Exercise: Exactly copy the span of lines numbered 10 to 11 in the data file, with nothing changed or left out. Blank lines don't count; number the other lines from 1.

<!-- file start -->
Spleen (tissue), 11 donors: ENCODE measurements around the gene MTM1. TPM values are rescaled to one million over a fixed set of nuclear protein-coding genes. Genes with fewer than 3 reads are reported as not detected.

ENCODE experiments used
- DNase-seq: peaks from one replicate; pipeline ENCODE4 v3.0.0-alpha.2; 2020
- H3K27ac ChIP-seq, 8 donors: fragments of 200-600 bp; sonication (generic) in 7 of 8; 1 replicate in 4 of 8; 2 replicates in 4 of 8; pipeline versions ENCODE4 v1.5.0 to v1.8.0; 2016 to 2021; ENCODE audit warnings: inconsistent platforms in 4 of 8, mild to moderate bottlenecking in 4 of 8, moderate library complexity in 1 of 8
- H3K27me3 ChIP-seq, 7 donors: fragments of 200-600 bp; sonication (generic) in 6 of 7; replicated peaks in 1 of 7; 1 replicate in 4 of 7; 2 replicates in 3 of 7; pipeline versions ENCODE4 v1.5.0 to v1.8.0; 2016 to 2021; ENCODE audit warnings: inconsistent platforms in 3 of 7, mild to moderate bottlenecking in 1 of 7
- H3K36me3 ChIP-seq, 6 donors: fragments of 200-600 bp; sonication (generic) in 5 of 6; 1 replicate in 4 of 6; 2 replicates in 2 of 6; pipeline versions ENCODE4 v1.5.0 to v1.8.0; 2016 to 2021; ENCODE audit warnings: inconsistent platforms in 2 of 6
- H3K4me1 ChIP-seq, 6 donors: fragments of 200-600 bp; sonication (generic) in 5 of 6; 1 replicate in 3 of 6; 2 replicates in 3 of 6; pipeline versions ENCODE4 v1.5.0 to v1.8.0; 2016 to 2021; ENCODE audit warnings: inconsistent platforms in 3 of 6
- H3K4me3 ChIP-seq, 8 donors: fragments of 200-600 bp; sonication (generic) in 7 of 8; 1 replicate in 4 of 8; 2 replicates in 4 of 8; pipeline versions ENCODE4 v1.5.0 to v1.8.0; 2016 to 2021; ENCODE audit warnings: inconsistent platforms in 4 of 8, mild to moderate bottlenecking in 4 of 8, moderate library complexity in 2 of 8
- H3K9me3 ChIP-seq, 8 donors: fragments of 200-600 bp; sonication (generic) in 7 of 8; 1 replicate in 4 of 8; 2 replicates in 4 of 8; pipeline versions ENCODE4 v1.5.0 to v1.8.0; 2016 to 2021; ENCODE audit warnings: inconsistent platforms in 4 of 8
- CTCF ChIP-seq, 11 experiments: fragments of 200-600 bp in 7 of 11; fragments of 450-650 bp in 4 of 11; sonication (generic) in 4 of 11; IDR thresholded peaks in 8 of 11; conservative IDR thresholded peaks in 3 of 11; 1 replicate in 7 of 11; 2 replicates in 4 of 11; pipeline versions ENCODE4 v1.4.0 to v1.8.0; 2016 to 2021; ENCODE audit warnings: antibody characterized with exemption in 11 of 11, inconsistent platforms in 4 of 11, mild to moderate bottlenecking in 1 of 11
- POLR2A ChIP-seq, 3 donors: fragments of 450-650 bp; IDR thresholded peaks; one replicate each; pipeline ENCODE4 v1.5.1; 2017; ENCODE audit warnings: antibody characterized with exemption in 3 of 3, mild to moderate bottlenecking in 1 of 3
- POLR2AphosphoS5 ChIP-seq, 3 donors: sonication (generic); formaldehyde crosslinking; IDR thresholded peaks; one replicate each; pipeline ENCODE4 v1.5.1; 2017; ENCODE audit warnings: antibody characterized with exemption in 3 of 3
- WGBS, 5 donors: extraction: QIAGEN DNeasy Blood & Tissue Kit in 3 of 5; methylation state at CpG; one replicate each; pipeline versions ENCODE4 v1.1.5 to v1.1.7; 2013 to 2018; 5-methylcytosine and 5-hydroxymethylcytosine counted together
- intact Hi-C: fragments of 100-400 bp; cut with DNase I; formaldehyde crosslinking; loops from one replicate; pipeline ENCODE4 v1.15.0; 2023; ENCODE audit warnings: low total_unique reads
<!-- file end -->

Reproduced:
- CTCF ChIP-seq, 11 experiments: fragments of 200-600 bp in 7 of 11; fragments of 450-650 bp in 4 of 11; sonication (generic) in 4 of 11; IDR thresholded peaks in 8 of 11; conservative IDR thresholded peaks in 3 of 11; 1 replicate in 7 of 11; 2 replicates in 4 of 11; pipeline versions ENCODE4 v1.4.0 to v1.8.0; 2016 to 2021; ENCODE audit warnings: antibody characterized with exemption in 11 of 11, inconsistent platforms in 4 of 11, mild to moderate bottlenecking in 1 of 11
- POLR2A ChIP-seq, 3 donors: fragments of 450-650 bp; IDR thresholded peaks; one replicate each; pipeline ENCODE4 v1.5.1; 2017; ENCODE audit warnings: antibody characterized with exemption in 3 of 3, mild to moderate bottlenecking in 1 of 3